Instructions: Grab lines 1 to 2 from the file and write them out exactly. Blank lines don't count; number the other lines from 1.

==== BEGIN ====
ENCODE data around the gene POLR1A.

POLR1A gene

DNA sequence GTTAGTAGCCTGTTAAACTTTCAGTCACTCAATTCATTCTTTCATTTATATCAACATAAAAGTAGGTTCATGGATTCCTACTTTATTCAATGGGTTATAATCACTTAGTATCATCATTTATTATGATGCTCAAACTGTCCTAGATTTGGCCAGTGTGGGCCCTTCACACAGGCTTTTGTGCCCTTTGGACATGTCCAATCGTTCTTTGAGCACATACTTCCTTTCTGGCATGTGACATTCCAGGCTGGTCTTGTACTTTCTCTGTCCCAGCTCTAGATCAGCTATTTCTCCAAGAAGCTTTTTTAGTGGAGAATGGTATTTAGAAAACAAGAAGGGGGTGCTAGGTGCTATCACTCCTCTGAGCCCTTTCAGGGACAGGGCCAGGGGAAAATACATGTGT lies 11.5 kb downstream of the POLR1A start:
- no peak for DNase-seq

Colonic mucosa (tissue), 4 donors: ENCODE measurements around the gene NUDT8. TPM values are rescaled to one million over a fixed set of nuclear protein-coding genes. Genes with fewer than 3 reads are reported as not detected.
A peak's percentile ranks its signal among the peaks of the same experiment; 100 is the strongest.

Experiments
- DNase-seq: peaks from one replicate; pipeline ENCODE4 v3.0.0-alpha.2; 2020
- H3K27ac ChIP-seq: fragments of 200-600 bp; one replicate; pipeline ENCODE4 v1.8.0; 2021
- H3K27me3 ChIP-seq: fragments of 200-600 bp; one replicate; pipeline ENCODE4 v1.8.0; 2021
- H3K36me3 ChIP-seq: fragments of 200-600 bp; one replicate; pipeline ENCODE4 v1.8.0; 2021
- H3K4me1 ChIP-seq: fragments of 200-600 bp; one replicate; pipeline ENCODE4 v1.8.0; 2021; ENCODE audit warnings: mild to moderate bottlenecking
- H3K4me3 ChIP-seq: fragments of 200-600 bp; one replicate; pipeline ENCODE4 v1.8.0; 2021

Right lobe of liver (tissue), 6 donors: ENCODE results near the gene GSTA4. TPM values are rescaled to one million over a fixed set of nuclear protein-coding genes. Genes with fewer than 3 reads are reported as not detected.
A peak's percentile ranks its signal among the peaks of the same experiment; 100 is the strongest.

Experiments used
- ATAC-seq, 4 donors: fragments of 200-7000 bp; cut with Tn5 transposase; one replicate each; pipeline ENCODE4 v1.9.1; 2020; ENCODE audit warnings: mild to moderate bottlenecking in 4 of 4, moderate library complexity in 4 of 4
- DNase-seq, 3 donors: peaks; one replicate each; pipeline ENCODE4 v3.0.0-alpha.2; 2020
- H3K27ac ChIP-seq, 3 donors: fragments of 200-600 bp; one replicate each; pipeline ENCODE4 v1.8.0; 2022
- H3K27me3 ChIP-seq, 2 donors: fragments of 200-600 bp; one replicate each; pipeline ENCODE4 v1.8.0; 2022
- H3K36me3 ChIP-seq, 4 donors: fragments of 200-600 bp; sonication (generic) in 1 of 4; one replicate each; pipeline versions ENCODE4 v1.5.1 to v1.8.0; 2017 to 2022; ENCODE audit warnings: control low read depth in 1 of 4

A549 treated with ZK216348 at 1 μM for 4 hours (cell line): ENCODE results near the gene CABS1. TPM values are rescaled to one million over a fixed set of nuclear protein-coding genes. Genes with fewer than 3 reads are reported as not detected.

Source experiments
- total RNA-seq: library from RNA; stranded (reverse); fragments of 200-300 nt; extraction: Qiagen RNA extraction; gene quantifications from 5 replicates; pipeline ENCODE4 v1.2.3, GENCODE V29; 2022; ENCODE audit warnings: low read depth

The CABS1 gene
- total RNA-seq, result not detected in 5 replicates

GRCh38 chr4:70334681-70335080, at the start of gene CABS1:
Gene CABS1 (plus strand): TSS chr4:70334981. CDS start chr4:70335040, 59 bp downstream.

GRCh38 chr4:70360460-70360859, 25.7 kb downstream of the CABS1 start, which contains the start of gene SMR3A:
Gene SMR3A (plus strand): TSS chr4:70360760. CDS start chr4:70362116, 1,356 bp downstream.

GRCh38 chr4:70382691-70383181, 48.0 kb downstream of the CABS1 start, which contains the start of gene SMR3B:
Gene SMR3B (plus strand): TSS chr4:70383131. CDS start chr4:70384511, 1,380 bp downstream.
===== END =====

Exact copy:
ENCODE data around the gene POLR1A.

POLR1A gene